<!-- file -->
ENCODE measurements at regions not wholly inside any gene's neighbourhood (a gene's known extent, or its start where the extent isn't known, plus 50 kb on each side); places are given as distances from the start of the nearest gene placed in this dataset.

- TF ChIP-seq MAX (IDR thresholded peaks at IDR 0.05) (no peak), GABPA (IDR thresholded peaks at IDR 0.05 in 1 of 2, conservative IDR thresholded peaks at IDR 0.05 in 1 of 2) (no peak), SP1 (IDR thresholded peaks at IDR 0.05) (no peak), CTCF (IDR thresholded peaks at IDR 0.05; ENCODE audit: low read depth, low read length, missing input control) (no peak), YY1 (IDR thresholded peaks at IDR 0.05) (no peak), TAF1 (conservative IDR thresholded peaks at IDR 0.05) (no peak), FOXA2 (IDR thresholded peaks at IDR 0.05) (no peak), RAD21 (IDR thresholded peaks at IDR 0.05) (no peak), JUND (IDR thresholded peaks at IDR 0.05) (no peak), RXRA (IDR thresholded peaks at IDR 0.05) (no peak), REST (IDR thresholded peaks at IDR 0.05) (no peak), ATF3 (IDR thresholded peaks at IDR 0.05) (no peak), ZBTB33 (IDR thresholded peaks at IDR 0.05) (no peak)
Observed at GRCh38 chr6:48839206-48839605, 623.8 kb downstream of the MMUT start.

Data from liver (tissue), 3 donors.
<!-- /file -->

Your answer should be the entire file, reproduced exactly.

ENCODE measurements at regions not wholly inside any gene's neighbourhood (a gene's known extent, or its start where the extent isn't known, plus 50 kb on each side); places are given as distances from the start of the nearest gene placed in this dataset.

- TF ChIP-seq MAX (IDR thresholded peaks at IDR 0.05) (no peak), GABPA (IDR thresholded peaks at IDR 0.05 in 1 of 2, conservative IDR thresholded peaks at IDR 0.05 in 1 of 2) (no peak), SP1 (IDR thresholded peaks at IDR 0.05) (no peak), CTCF (IDR thresholded peaks at IDR 0.05; ENCODE audit: low read depth, low read length, missing input control) (no peak), YY1 (IDR thresholded peaks at IDR 0.05) (no peak), TAF1 (conservative IDR thresholded peaks at IDR 0.05) (no peak), FOXA2 (IDR thresholded peaks at IDR 0.05) (no peak), RAD21 (IDR thresholded peaks at IDR 0.05) (no peak), JUND (IDR thresholded peaks at IDR 0.05) (no peak), RXRA (IDR thresholded peaks at IDR 0.05) (no peak), REST (IDR thresholded peaks at IDR 0.05) (no peak), ATF3 (IDR thresholded peaks at IDR 0.05) (no peak), ZBTB33 (IDR thresholded peaks at IDR 0.05) (no peak)
Observed at GRCh38 chr6:48839206-48839605, 623.8 kb downstream of the MMUT start.

Data from liver (tissue), 3 donors.